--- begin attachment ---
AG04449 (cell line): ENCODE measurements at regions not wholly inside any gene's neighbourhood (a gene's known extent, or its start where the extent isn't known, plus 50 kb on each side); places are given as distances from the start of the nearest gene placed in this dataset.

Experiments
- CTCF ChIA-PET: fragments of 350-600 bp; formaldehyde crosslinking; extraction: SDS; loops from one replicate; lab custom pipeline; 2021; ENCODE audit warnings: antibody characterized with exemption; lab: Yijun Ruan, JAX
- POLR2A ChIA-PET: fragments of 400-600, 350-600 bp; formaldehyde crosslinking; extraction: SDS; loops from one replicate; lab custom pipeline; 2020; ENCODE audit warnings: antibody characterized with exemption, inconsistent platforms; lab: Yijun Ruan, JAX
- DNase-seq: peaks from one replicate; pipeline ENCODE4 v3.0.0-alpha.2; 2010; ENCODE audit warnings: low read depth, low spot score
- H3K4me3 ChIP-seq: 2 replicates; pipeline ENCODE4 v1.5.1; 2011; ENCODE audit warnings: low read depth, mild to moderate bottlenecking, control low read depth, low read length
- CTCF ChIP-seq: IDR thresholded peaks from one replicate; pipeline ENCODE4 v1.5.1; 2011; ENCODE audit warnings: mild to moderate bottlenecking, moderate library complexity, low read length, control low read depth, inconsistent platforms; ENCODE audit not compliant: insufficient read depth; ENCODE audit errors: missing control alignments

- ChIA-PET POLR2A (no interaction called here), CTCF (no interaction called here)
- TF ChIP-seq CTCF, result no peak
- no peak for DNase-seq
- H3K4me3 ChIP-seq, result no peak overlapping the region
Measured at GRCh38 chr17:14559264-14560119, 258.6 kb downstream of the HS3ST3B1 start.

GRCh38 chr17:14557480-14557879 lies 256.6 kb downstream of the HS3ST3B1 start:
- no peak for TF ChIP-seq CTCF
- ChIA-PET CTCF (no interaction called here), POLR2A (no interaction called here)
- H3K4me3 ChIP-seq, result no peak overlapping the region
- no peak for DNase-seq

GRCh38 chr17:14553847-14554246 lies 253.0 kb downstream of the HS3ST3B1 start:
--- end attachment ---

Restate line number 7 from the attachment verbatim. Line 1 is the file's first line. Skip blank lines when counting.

- CTCF ChIP-seq: IDR thresholded peaks from one replicate; pipeline ENCODE4 v1.5.1; 2011; ENCODE audit warnings: mild to moderate bottlenecking, moderate library complexity, low read length, control low read depth, inconsistent platforms; ENCODE audit not compliant: insufficient read depth; ENCODE audit errors: missing control alignments